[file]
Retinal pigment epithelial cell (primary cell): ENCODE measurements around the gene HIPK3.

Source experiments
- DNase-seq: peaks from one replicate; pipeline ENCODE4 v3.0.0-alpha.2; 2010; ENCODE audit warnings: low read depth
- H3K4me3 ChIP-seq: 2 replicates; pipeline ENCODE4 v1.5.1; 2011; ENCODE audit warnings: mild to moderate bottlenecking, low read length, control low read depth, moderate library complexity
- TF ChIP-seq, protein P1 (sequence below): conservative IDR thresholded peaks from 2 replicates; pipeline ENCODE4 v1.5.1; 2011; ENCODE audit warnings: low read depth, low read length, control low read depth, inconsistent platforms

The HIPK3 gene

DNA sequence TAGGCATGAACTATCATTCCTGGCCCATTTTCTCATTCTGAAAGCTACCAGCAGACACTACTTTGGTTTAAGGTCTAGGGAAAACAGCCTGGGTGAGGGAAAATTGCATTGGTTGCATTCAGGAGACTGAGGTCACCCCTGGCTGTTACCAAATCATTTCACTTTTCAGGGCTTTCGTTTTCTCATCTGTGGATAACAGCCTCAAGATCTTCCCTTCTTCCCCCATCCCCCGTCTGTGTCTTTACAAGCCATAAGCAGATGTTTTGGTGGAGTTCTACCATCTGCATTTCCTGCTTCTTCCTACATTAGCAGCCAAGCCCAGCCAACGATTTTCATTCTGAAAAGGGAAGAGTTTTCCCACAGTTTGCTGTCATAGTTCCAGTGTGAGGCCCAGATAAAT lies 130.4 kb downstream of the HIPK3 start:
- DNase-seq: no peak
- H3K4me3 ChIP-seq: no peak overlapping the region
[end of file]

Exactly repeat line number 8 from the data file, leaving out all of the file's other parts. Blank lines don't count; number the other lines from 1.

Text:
- DNase-seq: no peak